Fortunately for those already in one of the five assignments, or those who begin an SDA before the start of fiscal 2015 on Oct. 1, they will be grandfathered and will continue to earn extra pay at current, higher monthly rates.

Any Marine who begins on or after Oct. 1, however, will earn the new reduced rate, according to the MARADMIN.

While it is at the service’s discretion to set SDAP levels, they are based on a Defense Department pay scale that ranges from SD-1, which provides an extra $75 per month to SD-6, which provides an extra $475 per month.

Most new SDA rates begin two levels lower than current rates as part of a graduated scale with a 12-month introductory rate, followed by a higher 24-month rate. For example, recruiters who now make SD-6 which is $475 per month will begin making SD-4 which is $300 per month for the first year of their three-year tour. Then, they will be bumped up to SD-5, which is $375 per month, for the remaining two years of their tour.

MSGs and Marine Corps security force guards, however, will not have a graduated pay scale. Those jobs were already on the low end of the pay spectrum, with security force guards already making the minimum and MSGs making SD-2. For that reason, MSGs only dropped one level, not two like most SDAs, and will thus not receive a bump up after 12 months.

“The current pay level for [Marine Corps Embassy Security Group] is pay level two,” Dolan said. “To apply the same pay adjustment as the other main assignment categories would mean that MCESG Marines would not receive any SDAP for the first 12 months.”

The reductions are sure to raise complaints from Marines who may have been looking forward to current rates, but the grandfather clause softens the blow.

Master Sgt. Orlando Reyes, the Marine Corps’ 2003 recruiter of the year, said he views the cuts as a reasonable part of the overarching efforts to save money across the service. It might be a different story if the cuts included Marines already on SDA assignments, because that would feel like a pay cut, said Reyes, who is now the operations chief for Headquarters and Support Battalion, Marine Corps Installations-East at Camp Lejeune, North Carolina. Their personal budgets are formulated on the rate they are now paid, which matters for Marines like recruiters who live out in town, often hundreds of miles away from all the benefits associated with proximity to a military installation.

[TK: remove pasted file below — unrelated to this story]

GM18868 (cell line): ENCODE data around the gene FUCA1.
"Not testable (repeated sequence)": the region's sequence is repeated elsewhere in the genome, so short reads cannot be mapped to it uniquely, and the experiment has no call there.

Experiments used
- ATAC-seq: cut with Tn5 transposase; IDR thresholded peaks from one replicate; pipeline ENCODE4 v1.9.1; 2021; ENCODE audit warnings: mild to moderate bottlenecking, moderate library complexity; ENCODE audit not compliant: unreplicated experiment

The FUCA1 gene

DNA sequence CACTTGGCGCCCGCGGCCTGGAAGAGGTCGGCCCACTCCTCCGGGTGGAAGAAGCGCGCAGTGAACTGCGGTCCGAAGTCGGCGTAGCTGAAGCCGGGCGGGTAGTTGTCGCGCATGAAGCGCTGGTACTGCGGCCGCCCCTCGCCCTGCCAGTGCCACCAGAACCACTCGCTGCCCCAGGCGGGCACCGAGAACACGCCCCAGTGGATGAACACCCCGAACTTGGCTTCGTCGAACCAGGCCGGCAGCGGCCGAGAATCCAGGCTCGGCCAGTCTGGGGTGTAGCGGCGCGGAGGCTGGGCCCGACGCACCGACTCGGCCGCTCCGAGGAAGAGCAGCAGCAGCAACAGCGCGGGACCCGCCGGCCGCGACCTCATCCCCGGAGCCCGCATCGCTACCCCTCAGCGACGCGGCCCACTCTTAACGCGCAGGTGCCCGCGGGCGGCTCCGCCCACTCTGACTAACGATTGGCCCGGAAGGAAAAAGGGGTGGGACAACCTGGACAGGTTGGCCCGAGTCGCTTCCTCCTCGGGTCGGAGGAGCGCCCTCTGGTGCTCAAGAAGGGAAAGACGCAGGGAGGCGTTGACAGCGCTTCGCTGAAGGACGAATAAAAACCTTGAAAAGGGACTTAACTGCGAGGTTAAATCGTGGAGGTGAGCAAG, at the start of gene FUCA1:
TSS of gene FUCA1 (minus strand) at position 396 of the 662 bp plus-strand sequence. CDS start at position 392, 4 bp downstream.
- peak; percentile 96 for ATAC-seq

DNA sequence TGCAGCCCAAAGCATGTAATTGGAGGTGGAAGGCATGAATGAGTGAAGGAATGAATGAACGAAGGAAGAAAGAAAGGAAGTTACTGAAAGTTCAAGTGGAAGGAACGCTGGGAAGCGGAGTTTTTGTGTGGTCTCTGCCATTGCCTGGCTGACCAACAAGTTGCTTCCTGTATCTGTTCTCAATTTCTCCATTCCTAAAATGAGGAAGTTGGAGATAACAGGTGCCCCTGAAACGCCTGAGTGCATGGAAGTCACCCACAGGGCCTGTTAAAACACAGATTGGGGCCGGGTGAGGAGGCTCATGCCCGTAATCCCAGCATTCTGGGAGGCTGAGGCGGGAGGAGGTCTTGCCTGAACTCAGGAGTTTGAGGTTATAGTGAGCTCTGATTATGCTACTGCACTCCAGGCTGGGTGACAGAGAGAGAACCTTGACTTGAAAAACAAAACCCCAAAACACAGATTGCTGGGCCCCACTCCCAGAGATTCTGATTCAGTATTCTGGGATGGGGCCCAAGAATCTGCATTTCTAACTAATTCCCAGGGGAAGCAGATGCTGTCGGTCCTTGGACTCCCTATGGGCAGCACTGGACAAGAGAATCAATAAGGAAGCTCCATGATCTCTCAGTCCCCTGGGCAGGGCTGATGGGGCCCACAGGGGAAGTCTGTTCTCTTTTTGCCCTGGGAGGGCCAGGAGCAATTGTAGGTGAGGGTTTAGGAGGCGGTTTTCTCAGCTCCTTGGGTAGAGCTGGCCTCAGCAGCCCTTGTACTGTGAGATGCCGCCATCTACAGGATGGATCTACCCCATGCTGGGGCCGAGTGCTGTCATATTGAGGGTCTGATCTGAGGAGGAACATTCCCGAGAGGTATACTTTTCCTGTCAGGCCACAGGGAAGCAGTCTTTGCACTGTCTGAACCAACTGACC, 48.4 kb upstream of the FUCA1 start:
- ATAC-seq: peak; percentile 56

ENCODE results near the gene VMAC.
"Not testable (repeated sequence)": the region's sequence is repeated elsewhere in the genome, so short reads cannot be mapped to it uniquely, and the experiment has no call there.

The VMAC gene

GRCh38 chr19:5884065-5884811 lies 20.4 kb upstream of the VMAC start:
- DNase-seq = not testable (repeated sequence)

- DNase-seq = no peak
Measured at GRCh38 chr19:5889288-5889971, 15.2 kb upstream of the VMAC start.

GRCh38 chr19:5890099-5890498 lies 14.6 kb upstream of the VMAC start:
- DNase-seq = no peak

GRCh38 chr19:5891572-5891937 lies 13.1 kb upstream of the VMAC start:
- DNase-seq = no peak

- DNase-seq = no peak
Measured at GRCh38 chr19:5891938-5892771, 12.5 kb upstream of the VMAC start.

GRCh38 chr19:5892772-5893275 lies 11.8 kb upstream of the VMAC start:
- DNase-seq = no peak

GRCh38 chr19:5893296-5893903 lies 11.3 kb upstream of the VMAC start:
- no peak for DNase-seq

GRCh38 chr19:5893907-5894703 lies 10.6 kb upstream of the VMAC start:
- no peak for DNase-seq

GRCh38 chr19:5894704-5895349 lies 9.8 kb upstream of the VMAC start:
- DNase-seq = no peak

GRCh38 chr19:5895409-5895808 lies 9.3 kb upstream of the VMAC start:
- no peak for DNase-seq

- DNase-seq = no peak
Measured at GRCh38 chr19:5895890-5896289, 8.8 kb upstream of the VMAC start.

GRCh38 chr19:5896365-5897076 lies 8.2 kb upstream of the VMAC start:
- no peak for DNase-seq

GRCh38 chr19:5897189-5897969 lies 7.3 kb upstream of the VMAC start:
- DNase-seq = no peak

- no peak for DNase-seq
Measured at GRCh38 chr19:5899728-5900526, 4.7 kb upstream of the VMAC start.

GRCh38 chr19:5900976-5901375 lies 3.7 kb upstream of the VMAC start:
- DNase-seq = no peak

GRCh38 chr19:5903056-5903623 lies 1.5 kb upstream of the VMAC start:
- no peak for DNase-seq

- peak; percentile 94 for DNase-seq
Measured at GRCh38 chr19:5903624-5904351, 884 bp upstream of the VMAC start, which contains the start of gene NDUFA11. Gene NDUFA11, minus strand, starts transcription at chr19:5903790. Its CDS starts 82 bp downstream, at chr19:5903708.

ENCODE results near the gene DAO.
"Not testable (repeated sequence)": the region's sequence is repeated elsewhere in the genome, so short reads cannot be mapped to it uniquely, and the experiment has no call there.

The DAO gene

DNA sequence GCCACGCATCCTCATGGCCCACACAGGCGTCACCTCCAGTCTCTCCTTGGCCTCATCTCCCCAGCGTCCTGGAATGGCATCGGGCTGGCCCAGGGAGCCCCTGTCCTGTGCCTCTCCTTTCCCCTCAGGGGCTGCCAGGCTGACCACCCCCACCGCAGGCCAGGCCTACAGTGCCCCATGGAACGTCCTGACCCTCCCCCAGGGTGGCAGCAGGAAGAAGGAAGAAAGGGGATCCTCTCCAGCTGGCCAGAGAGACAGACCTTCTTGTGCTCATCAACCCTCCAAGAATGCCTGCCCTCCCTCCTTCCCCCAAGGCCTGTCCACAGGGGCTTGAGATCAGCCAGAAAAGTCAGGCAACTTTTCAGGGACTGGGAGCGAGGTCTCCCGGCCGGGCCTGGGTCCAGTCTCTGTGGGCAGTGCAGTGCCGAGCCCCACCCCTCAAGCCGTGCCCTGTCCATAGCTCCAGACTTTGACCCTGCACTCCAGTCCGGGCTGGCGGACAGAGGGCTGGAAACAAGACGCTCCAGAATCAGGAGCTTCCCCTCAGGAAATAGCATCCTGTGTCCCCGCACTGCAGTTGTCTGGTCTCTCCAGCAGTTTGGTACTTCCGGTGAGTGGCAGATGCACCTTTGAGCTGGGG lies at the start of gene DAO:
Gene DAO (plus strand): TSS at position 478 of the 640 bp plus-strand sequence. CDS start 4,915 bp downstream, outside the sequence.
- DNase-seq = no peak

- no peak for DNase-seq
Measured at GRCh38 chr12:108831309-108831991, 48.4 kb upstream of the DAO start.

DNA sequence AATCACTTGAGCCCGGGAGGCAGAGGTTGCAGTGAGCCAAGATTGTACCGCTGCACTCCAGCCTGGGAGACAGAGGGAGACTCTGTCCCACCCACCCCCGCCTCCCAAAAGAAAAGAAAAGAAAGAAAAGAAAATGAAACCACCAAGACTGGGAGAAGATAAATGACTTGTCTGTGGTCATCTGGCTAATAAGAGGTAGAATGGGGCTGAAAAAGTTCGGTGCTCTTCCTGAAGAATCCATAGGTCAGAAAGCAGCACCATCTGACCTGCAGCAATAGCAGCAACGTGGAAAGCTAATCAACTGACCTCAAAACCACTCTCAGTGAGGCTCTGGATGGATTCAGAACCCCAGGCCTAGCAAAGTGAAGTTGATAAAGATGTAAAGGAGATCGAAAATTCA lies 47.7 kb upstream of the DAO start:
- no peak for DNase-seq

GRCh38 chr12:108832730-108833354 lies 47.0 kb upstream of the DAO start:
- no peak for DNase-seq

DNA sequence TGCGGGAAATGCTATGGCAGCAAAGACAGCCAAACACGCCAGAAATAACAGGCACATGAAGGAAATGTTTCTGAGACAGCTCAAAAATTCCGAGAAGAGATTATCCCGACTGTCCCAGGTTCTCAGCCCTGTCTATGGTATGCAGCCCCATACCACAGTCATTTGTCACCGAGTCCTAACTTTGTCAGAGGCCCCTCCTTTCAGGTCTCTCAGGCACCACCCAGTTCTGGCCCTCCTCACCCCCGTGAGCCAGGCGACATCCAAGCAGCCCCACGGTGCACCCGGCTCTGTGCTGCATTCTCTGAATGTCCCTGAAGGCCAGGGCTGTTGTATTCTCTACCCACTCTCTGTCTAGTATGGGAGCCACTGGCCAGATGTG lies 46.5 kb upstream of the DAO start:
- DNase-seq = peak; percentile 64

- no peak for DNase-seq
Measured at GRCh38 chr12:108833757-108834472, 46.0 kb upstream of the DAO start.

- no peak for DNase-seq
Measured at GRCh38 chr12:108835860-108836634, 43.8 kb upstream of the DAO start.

But, because the new rates only apply to Marines who have not yet started to receive SDAP, he says it is still effectively a pay increase for them — albeit a smaller one.

“The new cats that are going out there, they shouldn’t be missing it because they are not used to it,” Reyes said. In the case of new recruiters, “It’s still an additional 300 to what you had before.”

While Reyes said he thinks new SDAP rates are reasonable, he was adamant that SDAs do warrant extra duty pay for a reason — they are tough.

“The rigors of recruiting — it’s an especially stressful job. You are only as good as your current month, no matter what you did last month,” he said in reference to the quotas recruiters are required to meet.

Asked if the reduction in SDAP would reduce the number of volunteers for recruiting duty, and with that lower the overall quality of the community, Reyes said probably not. About 700 of the 2,300 to 3,000 Marines assigned an SDA each year go to recruiting duty. Some volunteer, but many are ordered to meet the service’s needs. The high extra pay could be a draw for some, but the rigors of the job temper that.

“The pay is icing on top of the cake for those who want to be recruiters, and a little extra for those who don’t,” he said.